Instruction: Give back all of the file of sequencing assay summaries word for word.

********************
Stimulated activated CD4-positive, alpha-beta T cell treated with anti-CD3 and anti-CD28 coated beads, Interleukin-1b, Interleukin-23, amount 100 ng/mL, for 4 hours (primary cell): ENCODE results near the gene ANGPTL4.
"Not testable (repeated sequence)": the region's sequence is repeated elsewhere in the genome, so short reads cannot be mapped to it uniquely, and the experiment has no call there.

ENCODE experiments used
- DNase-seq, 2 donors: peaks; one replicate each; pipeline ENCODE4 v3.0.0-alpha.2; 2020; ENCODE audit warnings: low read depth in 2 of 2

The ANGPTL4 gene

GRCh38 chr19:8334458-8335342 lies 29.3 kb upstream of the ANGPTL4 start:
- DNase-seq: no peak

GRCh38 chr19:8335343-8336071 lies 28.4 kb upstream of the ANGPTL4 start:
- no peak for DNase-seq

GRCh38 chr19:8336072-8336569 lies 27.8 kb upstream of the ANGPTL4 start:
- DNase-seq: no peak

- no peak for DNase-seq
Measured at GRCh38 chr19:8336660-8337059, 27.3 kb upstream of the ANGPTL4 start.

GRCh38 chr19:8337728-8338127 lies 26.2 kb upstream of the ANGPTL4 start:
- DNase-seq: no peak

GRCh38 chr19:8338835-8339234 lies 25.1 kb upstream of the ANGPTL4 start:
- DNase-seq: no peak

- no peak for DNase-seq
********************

Stimulated activated CD4-positive, alpha-beta T cell treated with anti-CD3 and anti-CD28 coated beads, Interleukin-1b, Interleukin-23, amount 100 ng/mL, for 4 hours (primary cell): ENCODE results near the gene ANGPTL4.
"Not testable (repeated sequence)": the region's sequence is repeated elsewhere in the genome, so short reads cannot be mapped to it uniquely, and the experiment has no call there.

ENCODE experiments used
- DNase-seq, 2 donors: peaks; one replicate each; pipeline ENCODE4 v3.0.0-alpha.2; 2020; ENCODE audit warnings: low read depth in 2 of 2

The ANGPTL4 gene

GRCh38 chr19:8334458-8335342 lies 29.3 kb upstream of the ANGPTL4 start:
- DNase-seq: no peak

GRCh38 chr19:8335343-8336071 lies 28.4 kb upstream of the ANGPTL4 start:
- no peak for DNase-seq

GRCh38 chr19:8336072-8336569 lies 27.8 kb upstream of the ANGPTL4 start:
- DNase-seq: no peak

- no peak for DNase-seq
Measured at GRCh38 chr19:8336660-8337059, 27.3 kb upstream of the ANGPTL4 start.

GRCh38 chr19:8337728-8338127 lies 26.2 kb upstream of the ANGPTL4 start:
- DNase-seq: no peak

GRCh38 chr19:8338835-8339234 lies 25.1 kb upstream of the ANGPTL4 start:
- DNase-seq: no peak

- no peak for DNase-seq